Thabisa’s story begins in Port Elizabeth, South Africa. Born and raised by her grandparents in KwaZakhele township, she could always be found singing and dancing outside her home. Neighbors gave her the name “Little Brenda” for the legendary South African pop star Brenda Fassie.

In 2012 she entered the national singing competition, Idols South Africa, and finished in the Top 18. The following year, she signed on with the independent record label Tammy Music and produced two albums, Eyodidi (2015) and The Journey (2013).

Thabisa received a nomination for Best Video at the South African Traditional Music Awards (SATMA) for the song “Vula” off her first album, The Journey. Musically, she finds inspiration from the likes of Miriam Makeba and Billy Holiday, and has shared a stage with living legends Caiphus Simenya, Bebe and Cece Winans, Thandiswa Mazwai and Freshly Ground.

Thabisa currently lives with her family in the United States. “What makes my music worthwhile, is the opportunities it opens for me to work with children and inspire them to dream big” she explained. THABISA volunteers with children using music, cultural exchange, and story-telling.

Click here for the complete list of upcoming events.

New releases 7/16/19

Top Hits
Shazam! (superhero action, Zachary Levi. Rotten Tomatoes: 91%. Metacritic: 70. From Manohla Dargis’ New York Times review: “Ever since Christopher Nolan took Batman to their mutually productive dark place, the DC cinematic super-universe has been as somber as a grave. There have been exceptions, shimmers of light amid the doom. Outside the animated realm, though, the stories and mood have been downbeat… Given this, the bright, popping red of the superhero costume in ‘Shazam!’ is an early warning sign, as obvious as a matador’s cape, that the dreary and crepuscular have given way to something less self-serious and end-of-the-world grim. It’s a nice change of pace for a big-screen mega-comic, if not a revolutionary shift.” Read more…)

Relaxer (comedy/fantasy, Joshua Burge. Rotten Tomatoes: 69%. Metacritic: 82. A New York Times Critic’s Pick. From Jeannette Catsoulis’ Times review: “Sad and strange and defiantly gross, ‘Relaxer’ is a surreal survival tale swirling with childhood trauma and Y2K paranoia. Few directors have as steely a grip on mental damage as [director Joel] Potrykus, and [actor Joshua] Burge, a regular collaborator, is his perfectly pained muse. Some may find this movie unbearable; yet there’s a place for pictures that push us to the limits of forbearance. Sometimes, even the loathsome have stories worth telling.” Read more…)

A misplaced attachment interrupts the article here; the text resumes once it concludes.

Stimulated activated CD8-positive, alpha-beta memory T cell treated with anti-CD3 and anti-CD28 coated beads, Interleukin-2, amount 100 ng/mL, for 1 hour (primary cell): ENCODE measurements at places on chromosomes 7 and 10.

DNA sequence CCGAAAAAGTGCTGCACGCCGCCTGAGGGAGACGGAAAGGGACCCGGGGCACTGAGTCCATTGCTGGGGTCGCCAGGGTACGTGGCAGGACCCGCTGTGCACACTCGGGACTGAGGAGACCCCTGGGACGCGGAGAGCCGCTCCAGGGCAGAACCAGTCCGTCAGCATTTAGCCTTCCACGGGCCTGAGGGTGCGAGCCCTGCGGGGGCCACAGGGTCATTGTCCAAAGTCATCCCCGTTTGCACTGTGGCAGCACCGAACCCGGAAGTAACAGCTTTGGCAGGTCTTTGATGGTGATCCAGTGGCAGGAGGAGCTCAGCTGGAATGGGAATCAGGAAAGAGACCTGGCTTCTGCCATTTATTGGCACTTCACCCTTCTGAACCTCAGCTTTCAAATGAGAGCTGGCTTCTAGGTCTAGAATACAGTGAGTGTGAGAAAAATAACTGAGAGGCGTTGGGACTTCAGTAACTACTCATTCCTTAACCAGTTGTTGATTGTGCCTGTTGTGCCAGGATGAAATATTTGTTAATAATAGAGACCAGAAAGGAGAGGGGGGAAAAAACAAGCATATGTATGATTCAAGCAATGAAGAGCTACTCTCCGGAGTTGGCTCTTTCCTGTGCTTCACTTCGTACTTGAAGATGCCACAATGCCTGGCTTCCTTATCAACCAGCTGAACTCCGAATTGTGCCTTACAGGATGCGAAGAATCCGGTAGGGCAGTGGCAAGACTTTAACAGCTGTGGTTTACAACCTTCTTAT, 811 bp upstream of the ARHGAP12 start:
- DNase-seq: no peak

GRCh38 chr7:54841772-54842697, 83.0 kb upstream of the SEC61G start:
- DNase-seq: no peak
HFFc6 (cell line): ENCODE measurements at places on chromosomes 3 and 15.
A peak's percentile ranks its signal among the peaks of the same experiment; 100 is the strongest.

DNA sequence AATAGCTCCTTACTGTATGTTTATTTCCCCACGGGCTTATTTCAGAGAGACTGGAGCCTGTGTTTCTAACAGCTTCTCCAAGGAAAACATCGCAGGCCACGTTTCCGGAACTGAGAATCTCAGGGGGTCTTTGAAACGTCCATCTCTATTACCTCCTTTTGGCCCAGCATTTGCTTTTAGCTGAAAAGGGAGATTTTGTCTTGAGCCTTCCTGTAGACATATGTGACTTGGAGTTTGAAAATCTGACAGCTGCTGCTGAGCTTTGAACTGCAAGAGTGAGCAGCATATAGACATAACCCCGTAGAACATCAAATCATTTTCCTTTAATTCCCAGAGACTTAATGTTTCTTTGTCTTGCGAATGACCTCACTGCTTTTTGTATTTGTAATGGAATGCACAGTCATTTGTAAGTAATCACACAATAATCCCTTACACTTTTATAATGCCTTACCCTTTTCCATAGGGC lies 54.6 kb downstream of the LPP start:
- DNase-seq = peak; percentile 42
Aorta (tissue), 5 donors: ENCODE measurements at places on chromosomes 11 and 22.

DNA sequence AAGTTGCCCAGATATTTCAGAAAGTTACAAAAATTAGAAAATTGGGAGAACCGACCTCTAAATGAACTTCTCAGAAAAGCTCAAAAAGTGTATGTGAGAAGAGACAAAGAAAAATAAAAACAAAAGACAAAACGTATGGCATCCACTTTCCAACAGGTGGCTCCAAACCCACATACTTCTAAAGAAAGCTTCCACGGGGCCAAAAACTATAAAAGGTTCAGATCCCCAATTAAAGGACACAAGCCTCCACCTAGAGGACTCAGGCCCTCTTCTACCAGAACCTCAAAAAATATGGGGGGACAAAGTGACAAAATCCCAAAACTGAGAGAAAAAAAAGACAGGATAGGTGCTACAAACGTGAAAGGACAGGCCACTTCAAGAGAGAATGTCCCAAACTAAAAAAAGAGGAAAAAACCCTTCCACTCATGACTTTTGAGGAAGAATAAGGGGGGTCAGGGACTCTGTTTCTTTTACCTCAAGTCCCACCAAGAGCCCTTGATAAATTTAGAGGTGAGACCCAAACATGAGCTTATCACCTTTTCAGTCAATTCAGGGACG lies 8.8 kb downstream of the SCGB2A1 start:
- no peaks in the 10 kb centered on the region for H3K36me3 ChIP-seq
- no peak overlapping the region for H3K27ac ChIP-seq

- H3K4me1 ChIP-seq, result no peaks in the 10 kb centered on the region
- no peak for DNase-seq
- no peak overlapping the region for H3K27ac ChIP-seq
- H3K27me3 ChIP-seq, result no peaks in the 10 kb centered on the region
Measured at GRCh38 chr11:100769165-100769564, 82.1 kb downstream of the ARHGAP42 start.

Teen Spirit (pop music dreams, Elle Fanning. Rotten Tomatoes: 72%. Metacritic: 57. A New York Times Critic’s Pick. From Jeannette Catsoulis’ Times review: “‘Teen Spirit,’ Max Minghella’s sweet and touching directing debut, is both proudly clichéd and refreshingly different. The rhythmic beats of his rise-to-fame story, about a teenage singing hopeful who enters a televised competition, are comfortingly familiar. Yet the poignant, almost despondent mood created by his visual choices and the raw vulnerability of his star, Elle Fanning, transform the pop energy of the soundtrack into a yearning cry to be heard.” Read more…)

Breakthrough (faith drama, Chrissy Metz. Rotten Tomatoes: 59%. Metacritic: 46. A New York Times Critic’s Pick. From Bilge Ebiri’s Times review: “In January 2015, 14-year-old John Smith fell through the frozen surface of a lake in St. Charles, Mo., and remained submerged for 15 minutes. He had no pulse when emergency workers pulled him from the freezing water, or for nearly 45 minutes after; it was reportedly only after audible prayers by his mother, Joyce, that his heart finally started up again. And over the next several days, as his community vigorously prayed for him, the young man made a full, seemingly impossible recovery. Roxann Dawson’s faith-based film, ‘Breakthrough,’ tells the story of John’s miraculous ordeal with an unassuming simplicity, focusing on the harrowing details of the case without an overreliance on proselytization.” Read more…)

New Blu-Ray

New Foreign
Dogman (Italy, drama, Marcello Fonte. Rotten Tomatoes: 82%. Metacritic: 71. From Manohla Dargis’ New York Times review: “The worlds that the director Matteo Garrone creates onscreen sometimes seem as far out and darkly mysterious as an alternate universe. Best known for ‘Gomorrah,’ a blistering story about a people under siege by the Neapolitan mafia, Garrone looks at an Italy that is dramatically at odds with its touristic image, its charming hill towns and bourgeois niceties… ‘Dogman,’ Garrone’s latest, again takes on Italy and its enduring discontents, this time in a coastal town that appears as if it hasn’t fully recovered — but from what: war, the economy, organized crime, the government? That question lingers each time the camera holds on the story’s principal setting, a depopulated stretch of beach flanked by squat anonymous buildings, many seemingly derelict. In the sandy center are the remains of what looks like an abandoned amusement park, including a swing set and a ride ornamented with a dragon, a proud emblem of better or maybe just busier days.” Read more…)